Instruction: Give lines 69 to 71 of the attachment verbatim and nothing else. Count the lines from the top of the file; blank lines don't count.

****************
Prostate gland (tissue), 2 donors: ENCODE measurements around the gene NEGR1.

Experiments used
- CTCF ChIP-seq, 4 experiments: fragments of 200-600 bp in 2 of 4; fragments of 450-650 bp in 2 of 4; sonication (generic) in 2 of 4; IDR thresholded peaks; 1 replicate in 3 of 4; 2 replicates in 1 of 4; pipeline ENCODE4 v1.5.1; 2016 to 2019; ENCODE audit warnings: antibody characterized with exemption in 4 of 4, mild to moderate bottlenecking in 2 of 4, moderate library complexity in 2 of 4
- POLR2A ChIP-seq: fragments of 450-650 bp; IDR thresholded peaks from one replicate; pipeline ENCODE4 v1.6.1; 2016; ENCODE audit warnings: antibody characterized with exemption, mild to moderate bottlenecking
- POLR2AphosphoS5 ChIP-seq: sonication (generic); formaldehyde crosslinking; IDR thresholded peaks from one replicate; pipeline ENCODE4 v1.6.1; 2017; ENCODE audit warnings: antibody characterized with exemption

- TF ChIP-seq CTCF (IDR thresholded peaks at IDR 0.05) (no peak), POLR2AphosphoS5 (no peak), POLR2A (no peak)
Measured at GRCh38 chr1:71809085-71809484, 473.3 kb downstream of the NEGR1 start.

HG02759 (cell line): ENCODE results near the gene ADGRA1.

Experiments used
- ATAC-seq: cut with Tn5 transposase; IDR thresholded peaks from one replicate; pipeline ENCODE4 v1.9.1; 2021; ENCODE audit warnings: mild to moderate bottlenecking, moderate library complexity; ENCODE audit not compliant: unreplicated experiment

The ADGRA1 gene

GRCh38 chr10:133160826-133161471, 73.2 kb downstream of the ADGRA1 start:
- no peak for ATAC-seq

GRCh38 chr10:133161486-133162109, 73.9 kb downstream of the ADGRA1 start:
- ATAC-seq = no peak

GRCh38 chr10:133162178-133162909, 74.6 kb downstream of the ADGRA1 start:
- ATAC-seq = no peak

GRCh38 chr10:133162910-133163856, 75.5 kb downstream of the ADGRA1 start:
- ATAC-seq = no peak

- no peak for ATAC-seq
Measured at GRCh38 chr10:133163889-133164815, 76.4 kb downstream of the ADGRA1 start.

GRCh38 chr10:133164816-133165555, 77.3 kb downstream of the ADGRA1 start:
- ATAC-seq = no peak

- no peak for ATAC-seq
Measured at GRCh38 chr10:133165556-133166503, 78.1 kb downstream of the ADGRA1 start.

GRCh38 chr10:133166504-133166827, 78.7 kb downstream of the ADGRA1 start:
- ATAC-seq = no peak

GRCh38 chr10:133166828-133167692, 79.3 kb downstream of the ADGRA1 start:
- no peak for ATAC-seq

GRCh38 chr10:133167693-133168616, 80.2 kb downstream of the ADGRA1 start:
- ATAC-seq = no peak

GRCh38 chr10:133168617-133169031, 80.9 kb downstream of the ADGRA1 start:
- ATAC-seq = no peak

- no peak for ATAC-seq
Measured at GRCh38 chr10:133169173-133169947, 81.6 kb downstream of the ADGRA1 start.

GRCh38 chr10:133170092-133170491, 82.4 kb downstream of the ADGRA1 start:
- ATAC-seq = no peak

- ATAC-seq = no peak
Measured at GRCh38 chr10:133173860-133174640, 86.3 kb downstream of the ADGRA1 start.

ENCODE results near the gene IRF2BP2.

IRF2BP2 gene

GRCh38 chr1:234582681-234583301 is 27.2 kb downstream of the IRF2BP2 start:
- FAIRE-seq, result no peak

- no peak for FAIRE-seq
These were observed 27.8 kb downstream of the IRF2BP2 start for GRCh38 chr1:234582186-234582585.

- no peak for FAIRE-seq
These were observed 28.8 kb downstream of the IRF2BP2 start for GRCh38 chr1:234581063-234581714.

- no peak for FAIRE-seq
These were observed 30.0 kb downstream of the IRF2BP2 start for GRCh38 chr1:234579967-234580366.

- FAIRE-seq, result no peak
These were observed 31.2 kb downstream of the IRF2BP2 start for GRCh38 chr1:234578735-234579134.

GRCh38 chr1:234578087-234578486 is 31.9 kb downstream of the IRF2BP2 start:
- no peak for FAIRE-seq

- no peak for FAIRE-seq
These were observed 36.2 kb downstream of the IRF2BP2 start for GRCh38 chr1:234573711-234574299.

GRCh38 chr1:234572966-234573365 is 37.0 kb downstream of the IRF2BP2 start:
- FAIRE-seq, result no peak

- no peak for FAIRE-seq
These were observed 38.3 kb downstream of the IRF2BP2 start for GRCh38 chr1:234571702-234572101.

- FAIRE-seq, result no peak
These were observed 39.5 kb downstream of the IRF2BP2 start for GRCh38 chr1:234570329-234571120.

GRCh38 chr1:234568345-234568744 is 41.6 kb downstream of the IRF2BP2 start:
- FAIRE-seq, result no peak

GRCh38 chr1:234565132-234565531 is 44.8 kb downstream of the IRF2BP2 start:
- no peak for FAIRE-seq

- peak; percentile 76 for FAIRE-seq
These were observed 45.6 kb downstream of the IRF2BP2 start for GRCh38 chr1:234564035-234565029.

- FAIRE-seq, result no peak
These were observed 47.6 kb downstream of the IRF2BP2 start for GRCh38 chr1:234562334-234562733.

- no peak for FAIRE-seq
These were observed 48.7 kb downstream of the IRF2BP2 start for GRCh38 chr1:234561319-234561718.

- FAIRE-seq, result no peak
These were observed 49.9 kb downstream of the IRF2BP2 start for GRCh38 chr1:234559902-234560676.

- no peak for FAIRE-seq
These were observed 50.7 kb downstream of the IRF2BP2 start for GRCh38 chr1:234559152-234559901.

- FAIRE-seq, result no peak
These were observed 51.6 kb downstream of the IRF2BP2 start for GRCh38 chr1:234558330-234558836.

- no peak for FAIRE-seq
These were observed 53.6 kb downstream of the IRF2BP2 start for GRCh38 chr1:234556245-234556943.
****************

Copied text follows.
These were observed 47.6 kb downstream of the IRF2BP2 start for GRCh38 chr1:234562334-234562733.

- no peak for FAIRE-seq
These were observed 48.7 kb downstream of the IRF2BP2 start for GRCh38 chr1:234561319-234561718.